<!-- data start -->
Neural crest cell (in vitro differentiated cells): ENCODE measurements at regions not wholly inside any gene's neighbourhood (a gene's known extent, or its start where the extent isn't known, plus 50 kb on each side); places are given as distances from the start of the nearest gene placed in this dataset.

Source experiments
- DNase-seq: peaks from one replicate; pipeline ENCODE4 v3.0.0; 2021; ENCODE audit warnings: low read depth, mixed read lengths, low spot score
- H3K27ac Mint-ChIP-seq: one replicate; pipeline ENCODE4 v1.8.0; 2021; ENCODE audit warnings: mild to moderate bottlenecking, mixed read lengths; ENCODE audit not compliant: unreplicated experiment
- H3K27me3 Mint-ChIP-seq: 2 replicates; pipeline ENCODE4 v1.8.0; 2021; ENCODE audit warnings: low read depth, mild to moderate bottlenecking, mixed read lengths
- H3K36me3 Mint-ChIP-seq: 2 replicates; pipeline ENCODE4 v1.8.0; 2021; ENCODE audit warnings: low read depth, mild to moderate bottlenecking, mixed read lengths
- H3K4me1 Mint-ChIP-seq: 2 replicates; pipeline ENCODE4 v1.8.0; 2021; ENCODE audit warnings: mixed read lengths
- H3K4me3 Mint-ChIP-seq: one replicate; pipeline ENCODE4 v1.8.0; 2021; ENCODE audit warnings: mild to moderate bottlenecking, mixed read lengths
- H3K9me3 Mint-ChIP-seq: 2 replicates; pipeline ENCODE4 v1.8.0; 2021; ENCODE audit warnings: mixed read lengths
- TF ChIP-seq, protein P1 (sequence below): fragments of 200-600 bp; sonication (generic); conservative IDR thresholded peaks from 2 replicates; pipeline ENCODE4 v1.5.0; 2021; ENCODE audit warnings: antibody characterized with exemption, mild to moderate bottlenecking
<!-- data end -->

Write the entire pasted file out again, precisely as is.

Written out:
Neural crest cell (in vitro differentiated cells): ENCODE measurements at regions not wholly inside any gene's neighbourhood (a gene's known extent, or its start where the extent isn't known, plus 50 kb on each side); places are given as distances from the start of the nearest gene placed in this dataset.

Source experiments
- DNase-seq: peaks from one replicate; pipeline ENCODE4 v3.0.0; 2021; ENCODE audit warnings: low read depth, mixed read lengths, low spot score
- H3K27ac Mint-ChIP-seq: one replicate; pipeline ENCODE4 v1.8.0; 2021; ENCODE audit warnings: mild to moderate bottlenecking, mixed read lengths; ENCODE audit not compliant: unreplicated experiment
- H3K27me3 Mint-ChIP-seq: 2 replicates; pipeline ENCODE4 v1.8.0; 2021; ENCODE audit warnings: low read depth, mild to moderate bottlenecking, mixed read lengths
- H3K36me3 Mint-ChIP-seq: 2 replicates; pipeline ENCODE4 v1.8.0; 2021; ENCODE audit warnings: low read depth, mild to moderate bottlenecking, mixed read lengths
- H3K4me1 Mint-ChIP-seq: 2 replicates; pipeline ENCODE4 v1.8.0; 2021; ENCODE audit warnings: mixed read lengths
- H3K4me3 Mint-ChIP-seq: one replicate; pipeline ENCODE4 v1.8.0; 2021; ENCODE audit warnings: mild to moderate bottlenecking, mixed read lengths
- H3K9me3 Mint-ChIP-seq: 2 replicates; pipeline ENCODE4 v1.8.0; 2021; ENCODE audit warnings: mixed read lengths
- TF ChIP-seq, protein P1 (sequence below): fragments of 200-600 bp; sonication (generic); conservative IDR thresholded peaks from 2 replicates; pipeline ENCODE4 v1.5.0; 2021; ENCODE audit warnings: antibody characterized with exemption, mild to moderate bottlenecking